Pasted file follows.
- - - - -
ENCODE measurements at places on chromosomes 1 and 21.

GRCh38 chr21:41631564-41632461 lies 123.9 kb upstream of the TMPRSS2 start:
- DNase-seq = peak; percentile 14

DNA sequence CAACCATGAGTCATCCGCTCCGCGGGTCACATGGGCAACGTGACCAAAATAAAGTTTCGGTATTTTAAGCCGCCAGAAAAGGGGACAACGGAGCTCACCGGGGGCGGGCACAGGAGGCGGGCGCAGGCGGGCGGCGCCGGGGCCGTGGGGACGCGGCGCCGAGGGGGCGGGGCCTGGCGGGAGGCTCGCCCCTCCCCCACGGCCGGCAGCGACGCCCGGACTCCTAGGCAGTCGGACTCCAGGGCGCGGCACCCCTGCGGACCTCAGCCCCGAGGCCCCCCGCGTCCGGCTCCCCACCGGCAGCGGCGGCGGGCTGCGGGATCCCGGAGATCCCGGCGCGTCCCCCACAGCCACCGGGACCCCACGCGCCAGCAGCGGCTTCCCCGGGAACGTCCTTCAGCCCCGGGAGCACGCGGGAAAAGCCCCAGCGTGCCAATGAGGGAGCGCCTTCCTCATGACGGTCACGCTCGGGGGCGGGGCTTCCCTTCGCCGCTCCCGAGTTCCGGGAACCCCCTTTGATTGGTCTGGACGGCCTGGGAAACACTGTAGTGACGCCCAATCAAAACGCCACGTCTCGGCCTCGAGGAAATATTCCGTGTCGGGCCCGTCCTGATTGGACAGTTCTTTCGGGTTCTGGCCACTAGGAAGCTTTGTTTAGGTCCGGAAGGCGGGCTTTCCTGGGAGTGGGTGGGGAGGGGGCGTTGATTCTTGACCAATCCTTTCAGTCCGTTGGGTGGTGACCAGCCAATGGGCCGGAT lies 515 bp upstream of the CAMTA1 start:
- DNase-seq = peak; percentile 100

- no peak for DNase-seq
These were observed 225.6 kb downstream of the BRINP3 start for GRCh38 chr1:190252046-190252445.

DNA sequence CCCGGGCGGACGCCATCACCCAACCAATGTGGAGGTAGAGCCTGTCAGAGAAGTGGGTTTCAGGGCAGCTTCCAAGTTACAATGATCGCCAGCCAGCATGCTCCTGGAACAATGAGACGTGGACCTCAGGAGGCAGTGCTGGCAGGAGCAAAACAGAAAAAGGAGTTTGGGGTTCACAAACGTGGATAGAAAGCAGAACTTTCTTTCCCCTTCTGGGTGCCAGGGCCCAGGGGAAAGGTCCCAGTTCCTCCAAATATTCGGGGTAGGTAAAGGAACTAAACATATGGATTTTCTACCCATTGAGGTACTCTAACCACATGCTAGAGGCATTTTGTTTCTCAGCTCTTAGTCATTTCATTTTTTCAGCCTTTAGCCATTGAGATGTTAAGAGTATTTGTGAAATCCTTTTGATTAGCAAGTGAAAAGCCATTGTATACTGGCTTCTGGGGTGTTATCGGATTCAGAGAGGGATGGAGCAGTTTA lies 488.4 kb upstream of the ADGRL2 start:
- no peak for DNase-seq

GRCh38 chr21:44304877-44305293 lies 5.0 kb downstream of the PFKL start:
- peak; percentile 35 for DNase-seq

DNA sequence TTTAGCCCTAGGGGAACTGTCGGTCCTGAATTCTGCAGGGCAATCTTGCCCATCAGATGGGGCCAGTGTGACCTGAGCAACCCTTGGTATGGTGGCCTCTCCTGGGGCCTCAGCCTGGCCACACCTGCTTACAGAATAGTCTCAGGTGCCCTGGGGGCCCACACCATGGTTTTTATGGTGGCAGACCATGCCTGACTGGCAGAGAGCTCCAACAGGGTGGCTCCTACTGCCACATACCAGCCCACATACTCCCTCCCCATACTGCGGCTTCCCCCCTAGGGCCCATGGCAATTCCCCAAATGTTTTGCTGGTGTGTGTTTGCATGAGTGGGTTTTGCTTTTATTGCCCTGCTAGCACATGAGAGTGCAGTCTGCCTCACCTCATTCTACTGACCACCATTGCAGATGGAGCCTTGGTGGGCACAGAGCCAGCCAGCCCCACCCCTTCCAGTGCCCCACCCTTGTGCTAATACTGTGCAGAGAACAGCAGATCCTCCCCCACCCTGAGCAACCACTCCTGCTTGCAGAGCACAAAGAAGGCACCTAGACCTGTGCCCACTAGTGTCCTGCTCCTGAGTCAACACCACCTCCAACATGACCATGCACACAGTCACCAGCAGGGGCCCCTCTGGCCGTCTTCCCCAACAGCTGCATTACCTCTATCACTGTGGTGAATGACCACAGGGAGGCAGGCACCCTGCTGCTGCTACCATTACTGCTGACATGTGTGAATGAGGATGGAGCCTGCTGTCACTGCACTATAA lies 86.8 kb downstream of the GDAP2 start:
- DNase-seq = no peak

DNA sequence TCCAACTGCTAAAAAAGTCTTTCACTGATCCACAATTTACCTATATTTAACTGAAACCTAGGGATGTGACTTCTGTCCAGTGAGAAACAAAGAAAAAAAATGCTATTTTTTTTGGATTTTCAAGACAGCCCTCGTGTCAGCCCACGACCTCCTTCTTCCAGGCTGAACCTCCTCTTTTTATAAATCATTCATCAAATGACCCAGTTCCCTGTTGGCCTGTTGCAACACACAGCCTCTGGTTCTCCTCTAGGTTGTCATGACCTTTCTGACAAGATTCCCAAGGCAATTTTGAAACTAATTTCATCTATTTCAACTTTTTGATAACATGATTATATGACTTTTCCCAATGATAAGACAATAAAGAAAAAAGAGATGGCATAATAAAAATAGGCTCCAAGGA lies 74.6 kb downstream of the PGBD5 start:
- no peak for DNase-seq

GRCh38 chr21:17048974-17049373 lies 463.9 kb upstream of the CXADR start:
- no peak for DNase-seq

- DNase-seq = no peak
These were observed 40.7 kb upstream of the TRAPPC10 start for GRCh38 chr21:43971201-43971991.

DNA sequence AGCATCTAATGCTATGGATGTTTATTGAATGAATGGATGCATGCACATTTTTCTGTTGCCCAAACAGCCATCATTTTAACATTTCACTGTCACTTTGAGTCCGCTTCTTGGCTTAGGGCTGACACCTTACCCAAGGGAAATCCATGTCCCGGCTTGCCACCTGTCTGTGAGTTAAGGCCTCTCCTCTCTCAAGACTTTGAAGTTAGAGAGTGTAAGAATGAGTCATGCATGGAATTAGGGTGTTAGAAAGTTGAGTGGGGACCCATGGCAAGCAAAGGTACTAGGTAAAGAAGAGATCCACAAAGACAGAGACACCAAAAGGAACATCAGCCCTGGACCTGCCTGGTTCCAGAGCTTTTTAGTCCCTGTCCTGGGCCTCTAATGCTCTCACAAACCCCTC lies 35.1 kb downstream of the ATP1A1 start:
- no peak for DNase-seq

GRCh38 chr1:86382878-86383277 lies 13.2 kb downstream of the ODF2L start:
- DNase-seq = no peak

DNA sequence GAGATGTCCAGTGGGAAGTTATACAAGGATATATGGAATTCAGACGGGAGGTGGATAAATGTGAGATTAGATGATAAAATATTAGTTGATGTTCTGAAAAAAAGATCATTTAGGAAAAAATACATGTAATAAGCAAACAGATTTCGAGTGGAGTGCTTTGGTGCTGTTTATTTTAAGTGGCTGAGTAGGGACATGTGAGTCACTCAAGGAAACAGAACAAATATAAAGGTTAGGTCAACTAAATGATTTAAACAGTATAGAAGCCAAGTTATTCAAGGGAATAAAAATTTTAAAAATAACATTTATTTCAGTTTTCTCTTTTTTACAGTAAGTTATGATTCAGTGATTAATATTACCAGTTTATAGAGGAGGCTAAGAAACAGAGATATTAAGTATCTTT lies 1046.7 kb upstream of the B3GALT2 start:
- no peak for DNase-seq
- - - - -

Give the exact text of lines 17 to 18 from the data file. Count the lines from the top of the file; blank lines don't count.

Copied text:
- no peak for DNase-seq

- DNase-seq = no peak